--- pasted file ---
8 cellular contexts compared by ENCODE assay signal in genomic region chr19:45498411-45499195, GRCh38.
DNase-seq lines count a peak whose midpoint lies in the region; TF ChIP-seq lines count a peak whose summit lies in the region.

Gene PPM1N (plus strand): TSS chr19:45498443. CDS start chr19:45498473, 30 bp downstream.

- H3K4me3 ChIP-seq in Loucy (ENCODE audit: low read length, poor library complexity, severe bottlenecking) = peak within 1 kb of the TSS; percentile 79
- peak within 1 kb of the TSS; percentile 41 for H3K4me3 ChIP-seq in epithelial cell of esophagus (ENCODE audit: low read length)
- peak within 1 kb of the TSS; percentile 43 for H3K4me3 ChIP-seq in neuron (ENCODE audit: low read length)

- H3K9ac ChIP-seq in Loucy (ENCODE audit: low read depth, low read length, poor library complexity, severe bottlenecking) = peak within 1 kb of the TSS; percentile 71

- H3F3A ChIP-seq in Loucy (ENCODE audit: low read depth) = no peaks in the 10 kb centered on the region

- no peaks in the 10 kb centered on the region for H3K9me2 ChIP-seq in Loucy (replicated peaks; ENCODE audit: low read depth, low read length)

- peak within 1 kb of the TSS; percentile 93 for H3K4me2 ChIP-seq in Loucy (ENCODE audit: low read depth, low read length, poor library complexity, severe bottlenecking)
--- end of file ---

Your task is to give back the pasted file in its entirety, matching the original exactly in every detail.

8 cellular contexts compared by ENCODE assay signal in genomic region chr19:45498411-45499195, GRCh38.
DNase-seq lines count a peak whose midpoint lies in the region; TF ChIP-seq lines count a peak whose summit lies in the region.

Gene PPM1N (plus strand): TSS chr19:45498443. CDS start chr19:45498473, 30 bp downstream.

- H3K4me3 ChIP-seq in Loucy (ENCODE audit: low read length, poor library complexity, severe bottlenecking) = peak within 1 kb of the TSS; percentile 79
- peak within 1 kb of the TSS; percentile 41 for H3K4me3 ChIP-seq in epithelial cell of esophagus (ENCODE audit: low read length)
- peak within 1 kb of the TSS; percentile 43 for H3K4me3 ChIP-seq in neuron (ENCODE audit: low read length)

- H3K9ac ChIP-seq in Loucy (ENCODE audit: low read depth, low read length, poor library complexity, severe bottlenecking) = peak within 1 kb of the TSS; percentile 71

- H3F3A ChIP-seq in Loucy (ENCODE audit: low read depth) = no peaks in the 10 kb centered on the region

- no peaks in the 10 kb centered on the region for H3K9me2 ChIP-seq in Loucy (replicated peaks; ENCODE audit: low read depth, low read length)

- peak within 1 kb of the TSS; percentile 93 for H3K4me2 ChIP-seq in Loucy (ENCODE audit: low read depth, low read length, poor library complexity, severe bottlenecking)